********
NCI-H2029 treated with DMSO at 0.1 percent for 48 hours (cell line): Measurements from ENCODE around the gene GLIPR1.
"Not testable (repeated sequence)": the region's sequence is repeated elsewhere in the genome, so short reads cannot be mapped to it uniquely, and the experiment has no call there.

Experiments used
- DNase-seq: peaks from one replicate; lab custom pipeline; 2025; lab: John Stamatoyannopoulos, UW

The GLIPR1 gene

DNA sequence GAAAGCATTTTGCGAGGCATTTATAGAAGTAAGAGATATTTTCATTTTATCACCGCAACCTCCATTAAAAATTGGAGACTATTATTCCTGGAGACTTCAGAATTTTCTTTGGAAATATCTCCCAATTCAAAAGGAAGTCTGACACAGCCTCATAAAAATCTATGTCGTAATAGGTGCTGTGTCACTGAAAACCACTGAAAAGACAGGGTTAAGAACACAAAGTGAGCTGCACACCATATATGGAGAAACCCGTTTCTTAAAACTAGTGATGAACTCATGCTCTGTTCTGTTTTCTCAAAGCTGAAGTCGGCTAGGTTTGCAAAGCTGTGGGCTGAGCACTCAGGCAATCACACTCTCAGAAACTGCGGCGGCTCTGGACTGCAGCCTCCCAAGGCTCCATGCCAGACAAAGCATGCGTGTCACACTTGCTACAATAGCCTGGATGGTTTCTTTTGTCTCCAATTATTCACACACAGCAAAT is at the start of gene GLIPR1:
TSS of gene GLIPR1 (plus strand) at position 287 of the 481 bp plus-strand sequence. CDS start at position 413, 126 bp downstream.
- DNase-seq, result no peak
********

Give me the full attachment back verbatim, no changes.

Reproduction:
NCI-H2029 treated with DMSO at 0.1 percent for 48 hours (cell line): Measurements from ENCODE around the gene GLIPR1.
"Not testable (repeated sequence)": the region's sequence is repeated elsewhere in the genome, so short reads cannot be mapped to it uniquely, and the experiment has no call there.

Experiments used
- DNase-seq: peaks from one replicate; lab custom pipeline; 2025; lab: John Stamatoyannopoulos, UW

The GLIPR1 gene

DNA sequence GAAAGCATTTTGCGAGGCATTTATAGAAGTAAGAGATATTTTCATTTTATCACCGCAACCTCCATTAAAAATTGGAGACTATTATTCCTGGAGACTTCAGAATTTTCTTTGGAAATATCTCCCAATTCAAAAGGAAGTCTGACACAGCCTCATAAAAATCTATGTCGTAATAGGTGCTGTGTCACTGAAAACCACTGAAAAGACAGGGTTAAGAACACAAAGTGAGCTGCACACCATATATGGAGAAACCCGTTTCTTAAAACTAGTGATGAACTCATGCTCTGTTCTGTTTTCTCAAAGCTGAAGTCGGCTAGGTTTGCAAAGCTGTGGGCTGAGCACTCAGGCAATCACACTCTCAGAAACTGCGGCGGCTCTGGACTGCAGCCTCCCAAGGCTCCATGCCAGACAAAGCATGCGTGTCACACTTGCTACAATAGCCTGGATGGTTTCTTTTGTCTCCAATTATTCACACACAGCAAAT is at the start of gene GLIPR1:
TSS of gene GLIPR1 (plus strand) at position 287 of the 481 bp plus-strand sequence. CDS start at position 413, 126 bp downstream.
- DNase-seq, result no peak